Keyword: state of emergency
Proposed legislation by France's new government to enshrine into regular law certain far-reaching powers allowed under the current state of emergency has passed its first parliamentary test after the Senate approved the bill by a two-thirds majority, meaning it will now go before the lower house, the National Assembly, where the government has a large majority, in October.
French president used opulent palace to present a roadmap of his five-year presidency to lawmakers from both houses of parliament.
Activists, environmentalists, and labour rights campaigners have been unjustifiably banned from participating in protests, says group.
French Parliament has voted to extend the legislation until July 15th, after next year's presidential and parliamentary elections.
The fourth extension of state of emergency, first introduced after the November 13th terrorist attacks in Paris, prolongs the wide-ranging powers until January.
The fourth polongation of state of emergency likely to last until 2017, giving police sweeping powers for searches and facilitating house arrest orders.
It is the third time the state of emergency, which will also cover the Tour de France, has been extended since the November 13 attacks on Paris.
Democracy belongs to neither the Left nor the Right, and when it is flouted by governments of either political side every democrat worthy of the name must simply say “no”, argues Mediapart editor-in-chief Edwy Plenel following the socialist government’s decision to force through parliament, without a vote, its controversial labour law reforms which, he writes in this op-ed, represent a social regression for every employee in France.
There have been claims of police brutality during some of the many protests that have taken place in France in recent weeks against labour law reforms. Yet the police have also been applauded by sections of the public for their role in dealing with terrorist attacks over the past year or so. Meanwhile police officers themselves increasingly resent being painted as defenders of unpopular policies such as the employment law proposals. Matthieu Suc reports on the evolving role of the forces of law and order.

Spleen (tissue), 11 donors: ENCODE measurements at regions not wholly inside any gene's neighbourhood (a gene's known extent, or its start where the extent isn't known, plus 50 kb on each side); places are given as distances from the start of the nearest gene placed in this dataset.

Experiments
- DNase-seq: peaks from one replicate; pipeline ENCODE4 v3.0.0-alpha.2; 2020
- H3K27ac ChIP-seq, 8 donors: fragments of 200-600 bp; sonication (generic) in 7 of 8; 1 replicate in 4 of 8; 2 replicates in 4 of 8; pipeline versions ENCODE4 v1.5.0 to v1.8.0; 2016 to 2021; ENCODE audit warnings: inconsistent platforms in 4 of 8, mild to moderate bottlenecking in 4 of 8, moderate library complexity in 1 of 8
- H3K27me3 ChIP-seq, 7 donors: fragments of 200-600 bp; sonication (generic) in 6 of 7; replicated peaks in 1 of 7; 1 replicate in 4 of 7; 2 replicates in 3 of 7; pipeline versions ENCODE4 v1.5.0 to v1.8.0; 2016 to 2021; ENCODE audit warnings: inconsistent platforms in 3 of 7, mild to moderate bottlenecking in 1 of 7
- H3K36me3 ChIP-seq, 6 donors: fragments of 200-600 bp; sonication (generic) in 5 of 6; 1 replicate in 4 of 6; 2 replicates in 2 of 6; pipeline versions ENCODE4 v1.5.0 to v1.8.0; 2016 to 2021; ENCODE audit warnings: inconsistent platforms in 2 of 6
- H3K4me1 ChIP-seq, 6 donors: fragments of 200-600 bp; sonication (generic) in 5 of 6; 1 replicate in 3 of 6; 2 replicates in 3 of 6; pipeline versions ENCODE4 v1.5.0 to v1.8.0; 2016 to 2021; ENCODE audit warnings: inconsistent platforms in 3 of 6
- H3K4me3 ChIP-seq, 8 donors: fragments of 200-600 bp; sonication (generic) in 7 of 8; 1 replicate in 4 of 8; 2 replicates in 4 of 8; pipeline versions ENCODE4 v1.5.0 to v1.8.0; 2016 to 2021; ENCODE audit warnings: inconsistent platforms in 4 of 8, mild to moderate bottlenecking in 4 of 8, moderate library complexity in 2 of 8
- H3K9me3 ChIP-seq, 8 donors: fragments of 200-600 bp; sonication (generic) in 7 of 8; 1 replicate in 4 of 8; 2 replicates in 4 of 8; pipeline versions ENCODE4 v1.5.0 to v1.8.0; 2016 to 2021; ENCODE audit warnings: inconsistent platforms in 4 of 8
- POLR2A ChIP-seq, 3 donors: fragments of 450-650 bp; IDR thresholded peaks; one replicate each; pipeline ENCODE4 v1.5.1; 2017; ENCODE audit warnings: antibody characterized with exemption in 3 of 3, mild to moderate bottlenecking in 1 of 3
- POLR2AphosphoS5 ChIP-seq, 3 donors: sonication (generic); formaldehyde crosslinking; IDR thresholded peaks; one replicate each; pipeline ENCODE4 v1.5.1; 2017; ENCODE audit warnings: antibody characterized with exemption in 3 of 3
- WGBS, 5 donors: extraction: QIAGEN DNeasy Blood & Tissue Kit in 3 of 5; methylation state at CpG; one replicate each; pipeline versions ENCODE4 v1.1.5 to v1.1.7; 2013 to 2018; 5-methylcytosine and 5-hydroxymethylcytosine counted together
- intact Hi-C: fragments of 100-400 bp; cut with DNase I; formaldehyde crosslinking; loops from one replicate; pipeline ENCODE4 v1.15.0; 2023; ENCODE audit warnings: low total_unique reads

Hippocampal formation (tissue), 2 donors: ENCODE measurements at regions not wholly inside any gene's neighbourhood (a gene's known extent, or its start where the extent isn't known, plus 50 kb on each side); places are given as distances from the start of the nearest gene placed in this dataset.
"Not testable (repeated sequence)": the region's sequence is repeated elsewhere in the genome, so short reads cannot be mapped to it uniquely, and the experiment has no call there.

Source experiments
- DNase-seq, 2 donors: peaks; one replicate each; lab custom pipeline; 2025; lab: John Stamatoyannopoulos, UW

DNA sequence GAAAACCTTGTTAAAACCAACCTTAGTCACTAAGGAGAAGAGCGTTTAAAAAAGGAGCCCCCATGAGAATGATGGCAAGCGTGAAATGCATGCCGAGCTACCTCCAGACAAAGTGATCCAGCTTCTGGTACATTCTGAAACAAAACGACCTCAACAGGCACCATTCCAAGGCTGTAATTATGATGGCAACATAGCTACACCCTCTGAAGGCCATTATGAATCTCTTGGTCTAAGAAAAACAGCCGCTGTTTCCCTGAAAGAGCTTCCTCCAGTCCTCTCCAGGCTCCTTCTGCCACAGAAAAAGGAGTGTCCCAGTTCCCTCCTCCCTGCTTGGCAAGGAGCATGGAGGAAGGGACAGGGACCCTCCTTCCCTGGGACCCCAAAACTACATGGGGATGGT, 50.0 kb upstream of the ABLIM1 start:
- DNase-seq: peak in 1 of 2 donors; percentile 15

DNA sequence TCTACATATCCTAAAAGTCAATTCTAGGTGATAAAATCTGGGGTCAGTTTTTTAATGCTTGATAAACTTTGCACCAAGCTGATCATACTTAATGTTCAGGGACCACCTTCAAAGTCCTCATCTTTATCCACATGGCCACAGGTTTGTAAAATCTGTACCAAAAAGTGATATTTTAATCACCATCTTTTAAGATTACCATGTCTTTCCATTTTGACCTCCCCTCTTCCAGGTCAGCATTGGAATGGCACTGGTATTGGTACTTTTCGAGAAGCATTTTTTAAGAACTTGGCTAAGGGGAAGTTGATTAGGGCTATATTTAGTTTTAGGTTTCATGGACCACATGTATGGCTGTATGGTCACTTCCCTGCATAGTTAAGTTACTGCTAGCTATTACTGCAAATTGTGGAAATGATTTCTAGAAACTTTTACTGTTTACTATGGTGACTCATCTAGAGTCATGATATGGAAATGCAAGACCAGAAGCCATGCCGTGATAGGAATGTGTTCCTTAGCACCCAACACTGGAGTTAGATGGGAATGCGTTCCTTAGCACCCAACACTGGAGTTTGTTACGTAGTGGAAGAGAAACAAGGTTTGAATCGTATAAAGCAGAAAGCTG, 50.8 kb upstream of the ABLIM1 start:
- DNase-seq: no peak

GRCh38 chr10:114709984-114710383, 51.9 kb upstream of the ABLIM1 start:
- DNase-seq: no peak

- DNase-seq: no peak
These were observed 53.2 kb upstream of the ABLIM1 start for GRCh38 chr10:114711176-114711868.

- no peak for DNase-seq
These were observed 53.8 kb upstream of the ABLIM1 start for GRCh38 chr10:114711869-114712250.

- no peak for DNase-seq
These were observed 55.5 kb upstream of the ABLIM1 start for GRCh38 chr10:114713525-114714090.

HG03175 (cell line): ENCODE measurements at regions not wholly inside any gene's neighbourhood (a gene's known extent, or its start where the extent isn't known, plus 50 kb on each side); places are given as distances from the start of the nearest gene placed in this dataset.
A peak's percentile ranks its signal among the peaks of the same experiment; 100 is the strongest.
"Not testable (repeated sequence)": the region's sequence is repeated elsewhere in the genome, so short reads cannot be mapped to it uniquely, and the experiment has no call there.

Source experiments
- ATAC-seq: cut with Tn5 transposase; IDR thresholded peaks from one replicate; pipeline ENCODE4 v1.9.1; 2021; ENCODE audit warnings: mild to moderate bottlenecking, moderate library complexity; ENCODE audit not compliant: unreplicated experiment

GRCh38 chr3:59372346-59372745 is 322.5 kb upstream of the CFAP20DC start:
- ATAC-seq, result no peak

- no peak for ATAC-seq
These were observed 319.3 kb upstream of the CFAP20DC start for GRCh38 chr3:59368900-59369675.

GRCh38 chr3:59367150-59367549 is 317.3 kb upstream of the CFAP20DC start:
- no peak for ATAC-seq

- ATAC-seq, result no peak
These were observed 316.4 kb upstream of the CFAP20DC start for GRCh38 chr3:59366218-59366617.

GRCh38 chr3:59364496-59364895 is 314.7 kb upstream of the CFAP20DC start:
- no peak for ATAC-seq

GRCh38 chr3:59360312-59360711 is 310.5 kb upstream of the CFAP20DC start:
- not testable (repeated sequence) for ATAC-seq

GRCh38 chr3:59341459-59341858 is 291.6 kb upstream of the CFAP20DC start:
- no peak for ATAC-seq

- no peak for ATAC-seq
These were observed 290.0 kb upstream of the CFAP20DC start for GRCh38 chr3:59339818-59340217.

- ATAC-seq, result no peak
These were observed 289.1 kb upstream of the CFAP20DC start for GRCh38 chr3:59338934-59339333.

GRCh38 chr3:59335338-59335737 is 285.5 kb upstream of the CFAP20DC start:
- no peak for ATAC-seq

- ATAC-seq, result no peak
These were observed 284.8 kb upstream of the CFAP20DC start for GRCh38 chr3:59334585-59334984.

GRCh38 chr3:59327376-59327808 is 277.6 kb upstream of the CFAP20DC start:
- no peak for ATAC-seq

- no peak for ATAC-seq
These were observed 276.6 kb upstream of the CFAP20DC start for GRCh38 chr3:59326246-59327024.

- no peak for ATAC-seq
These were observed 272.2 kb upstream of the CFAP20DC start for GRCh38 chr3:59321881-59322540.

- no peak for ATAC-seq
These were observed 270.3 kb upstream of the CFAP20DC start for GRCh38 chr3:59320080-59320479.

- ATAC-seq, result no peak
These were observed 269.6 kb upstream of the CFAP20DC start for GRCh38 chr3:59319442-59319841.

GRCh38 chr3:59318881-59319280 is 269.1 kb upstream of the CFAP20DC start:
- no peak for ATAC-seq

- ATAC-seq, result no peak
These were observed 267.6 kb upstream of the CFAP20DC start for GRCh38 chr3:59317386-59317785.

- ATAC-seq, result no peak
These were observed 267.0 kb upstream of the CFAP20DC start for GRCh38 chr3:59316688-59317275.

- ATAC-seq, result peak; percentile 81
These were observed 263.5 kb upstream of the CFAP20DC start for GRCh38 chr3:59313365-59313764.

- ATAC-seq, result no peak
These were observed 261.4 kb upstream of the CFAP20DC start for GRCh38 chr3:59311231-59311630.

Prime minister Manuel Valls said it was necessary to extend emergency powers for two months as France prepares to host football tournament.
The French Senate voted on Thursday in favour of inscribing into the constitution the stripping of French nationality from dual-nationals convicted of terrorist crimes. The text adopted by the Senate is fundamentally different to that adopted last month in the National Assembly, the lower house, which allows for the stripping of French nationality of anyone convicted of terrorism, effectively allowing for individuals to become stateless. As Christophe Gueugneau and Ellen Salvi report, the conflict now appears likely to definitively bury what was one of President François Hollande’s two key and highly controversial constitutional reforms in reaction to the November 13th terrorist massacres in Paris.
French parliament approved a second extension of the powers, introduced after the November 13th Paris terrorist attacks, until May 26th.
French MPs this week voted in favour of the government’s proposed reforms of France’s constitution, which include enshrining into fundamental law state of emergency powers and the stripping of French nationality from convicted terrorists. The highly controversial bill will next month be debated by the Senate, and must finally be presented to an extraordinary ‘Congress’ meeting of both houses. Mediapart editor François Bonnet argues here that the proposed reform of the constitution carries a triple menace that threatens the heart of French democracy, the future of the socialist party, and also President François Hollande's ambition to gain a second term of office.
Manuel Valls spoke as French MPs start to debate controversial plans to strip French citizenship from people convicted of terrorism.